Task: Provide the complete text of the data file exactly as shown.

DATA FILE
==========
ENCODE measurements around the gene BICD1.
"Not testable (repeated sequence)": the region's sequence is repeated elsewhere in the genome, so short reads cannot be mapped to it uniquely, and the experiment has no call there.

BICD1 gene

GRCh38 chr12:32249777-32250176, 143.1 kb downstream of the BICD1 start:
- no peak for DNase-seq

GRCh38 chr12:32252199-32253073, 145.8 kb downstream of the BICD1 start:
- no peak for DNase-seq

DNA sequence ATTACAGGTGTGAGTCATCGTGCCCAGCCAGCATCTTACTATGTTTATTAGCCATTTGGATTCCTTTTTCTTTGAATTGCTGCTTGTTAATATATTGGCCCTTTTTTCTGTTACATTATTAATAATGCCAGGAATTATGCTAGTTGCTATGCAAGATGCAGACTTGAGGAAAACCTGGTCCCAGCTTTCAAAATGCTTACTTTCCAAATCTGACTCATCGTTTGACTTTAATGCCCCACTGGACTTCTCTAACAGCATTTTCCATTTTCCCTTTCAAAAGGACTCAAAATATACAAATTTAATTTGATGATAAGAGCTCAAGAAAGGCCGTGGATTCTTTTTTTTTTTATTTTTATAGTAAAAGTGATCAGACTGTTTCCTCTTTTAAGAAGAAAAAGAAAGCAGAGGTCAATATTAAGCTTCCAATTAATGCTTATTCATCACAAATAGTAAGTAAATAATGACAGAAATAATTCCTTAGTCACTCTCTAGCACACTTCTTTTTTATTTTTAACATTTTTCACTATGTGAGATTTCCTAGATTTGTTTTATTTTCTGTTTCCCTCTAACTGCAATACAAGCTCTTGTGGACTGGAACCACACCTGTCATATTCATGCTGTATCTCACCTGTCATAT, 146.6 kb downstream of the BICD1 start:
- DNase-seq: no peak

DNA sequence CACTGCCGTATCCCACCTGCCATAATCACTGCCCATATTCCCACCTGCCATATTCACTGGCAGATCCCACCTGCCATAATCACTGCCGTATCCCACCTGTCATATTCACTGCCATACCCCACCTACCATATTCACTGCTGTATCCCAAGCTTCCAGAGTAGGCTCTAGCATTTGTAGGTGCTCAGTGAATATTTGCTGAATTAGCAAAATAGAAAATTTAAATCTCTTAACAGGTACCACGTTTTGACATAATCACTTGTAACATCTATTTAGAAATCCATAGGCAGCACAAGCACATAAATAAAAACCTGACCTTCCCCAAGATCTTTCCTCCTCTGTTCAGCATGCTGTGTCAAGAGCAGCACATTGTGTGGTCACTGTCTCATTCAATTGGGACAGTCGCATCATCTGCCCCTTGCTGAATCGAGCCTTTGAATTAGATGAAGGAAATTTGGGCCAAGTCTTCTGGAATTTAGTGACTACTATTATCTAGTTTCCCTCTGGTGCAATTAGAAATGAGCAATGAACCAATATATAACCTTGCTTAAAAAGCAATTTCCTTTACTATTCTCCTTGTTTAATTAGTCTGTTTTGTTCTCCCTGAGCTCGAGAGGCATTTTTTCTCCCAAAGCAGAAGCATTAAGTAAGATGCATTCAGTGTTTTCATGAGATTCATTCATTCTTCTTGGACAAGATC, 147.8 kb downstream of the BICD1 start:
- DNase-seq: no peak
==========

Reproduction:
ENCODE measurements around the gene BICD1.
"Not testable (repeated sequence)": the region's sequence is repeated elsewhere in the genome, so short reads cannot be mapped to it uniquely, and the experiment has no call there.

BICD1 gene

GRCh38 chr12:32249777-32250176, 143.1 kb downstream of the BICD1 start:
- no peak for DNase-seq

GRCh38 chr12:32252199-32253073, 145.8 kb downstream of the BICD1 start:
- no peak for DNase-seq

DNA sequence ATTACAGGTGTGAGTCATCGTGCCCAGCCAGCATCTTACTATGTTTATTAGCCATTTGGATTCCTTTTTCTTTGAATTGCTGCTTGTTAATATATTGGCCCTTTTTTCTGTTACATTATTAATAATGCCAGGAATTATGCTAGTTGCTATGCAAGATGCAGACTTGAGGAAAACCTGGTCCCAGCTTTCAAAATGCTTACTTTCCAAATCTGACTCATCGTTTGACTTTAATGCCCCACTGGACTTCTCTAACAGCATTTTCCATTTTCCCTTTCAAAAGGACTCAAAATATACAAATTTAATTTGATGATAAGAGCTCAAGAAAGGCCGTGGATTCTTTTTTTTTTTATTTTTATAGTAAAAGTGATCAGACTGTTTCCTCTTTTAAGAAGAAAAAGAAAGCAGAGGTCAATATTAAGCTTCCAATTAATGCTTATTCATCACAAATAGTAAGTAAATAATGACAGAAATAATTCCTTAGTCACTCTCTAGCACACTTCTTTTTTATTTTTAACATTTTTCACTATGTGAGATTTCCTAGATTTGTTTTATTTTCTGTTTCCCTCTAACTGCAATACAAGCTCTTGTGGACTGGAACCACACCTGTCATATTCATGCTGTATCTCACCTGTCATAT, 146.6 kb downstream of the BICD1 start:
- DNase-seq: no peak

DNA sequence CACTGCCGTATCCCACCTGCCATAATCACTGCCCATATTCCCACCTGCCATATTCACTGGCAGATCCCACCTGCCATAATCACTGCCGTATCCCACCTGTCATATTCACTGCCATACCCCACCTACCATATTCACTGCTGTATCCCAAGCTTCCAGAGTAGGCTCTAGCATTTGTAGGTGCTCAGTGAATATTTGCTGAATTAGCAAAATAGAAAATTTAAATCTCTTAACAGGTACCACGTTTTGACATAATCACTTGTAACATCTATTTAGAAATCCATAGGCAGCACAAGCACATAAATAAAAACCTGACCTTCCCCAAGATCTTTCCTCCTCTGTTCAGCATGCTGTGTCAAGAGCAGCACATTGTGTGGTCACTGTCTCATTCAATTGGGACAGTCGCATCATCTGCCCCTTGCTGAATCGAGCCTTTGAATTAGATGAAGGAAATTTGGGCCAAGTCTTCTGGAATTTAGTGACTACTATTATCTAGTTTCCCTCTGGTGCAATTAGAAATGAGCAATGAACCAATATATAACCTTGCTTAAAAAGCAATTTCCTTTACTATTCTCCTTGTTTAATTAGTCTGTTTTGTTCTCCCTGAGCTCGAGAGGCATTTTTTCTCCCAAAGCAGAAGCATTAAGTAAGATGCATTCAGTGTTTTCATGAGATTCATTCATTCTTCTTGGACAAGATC, 147.8 kb downstream of the BICD1 start:
- DNase-seq: no peak